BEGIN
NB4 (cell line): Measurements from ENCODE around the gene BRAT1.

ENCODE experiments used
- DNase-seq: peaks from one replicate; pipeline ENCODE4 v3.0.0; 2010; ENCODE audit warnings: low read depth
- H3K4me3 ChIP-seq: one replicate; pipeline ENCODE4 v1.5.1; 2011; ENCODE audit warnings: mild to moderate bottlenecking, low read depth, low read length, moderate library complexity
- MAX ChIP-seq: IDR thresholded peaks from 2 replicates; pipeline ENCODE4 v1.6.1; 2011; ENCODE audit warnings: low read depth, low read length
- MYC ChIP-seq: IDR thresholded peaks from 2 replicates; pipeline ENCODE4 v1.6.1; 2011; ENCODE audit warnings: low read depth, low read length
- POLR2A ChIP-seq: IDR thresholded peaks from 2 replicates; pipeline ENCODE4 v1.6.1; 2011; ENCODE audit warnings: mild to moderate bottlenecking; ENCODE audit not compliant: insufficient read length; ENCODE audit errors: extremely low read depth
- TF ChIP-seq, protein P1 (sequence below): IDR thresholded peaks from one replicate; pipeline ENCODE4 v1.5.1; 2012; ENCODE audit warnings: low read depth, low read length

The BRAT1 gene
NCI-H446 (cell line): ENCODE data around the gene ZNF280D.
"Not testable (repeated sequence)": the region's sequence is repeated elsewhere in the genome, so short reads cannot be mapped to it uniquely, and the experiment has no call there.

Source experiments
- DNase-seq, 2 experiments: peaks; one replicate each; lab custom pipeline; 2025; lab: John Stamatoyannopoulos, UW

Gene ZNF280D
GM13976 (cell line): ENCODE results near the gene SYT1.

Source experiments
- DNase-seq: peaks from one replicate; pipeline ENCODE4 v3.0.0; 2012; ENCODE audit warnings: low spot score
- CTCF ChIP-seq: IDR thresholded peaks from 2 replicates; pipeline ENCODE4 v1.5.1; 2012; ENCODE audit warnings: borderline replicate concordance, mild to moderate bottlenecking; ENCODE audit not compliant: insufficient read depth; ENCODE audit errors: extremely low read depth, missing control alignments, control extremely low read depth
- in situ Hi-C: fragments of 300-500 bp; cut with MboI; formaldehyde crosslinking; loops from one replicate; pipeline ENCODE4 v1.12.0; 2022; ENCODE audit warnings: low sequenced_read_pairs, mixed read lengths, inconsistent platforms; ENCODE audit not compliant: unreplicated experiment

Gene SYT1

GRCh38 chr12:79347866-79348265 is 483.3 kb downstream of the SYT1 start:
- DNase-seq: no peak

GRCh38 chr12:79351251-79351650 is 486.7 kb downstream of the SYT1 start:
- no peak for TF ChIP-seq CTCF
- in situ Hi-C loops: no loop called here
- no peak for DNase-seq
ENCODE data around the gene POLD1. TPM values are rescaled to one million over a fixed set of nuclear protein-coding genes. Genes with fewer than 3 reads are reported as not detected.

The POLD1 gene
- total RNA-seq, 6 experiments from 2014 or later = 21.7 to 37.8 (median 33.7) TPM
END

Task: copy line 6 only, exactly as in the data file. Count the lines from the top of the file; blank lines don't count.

- MYC ChIP-seq: IDR thresholded peaks from 2 replicates; pipeline ENCODE4 v1.6.1; 2011; ENCODE audit warnings: low read depth, low read length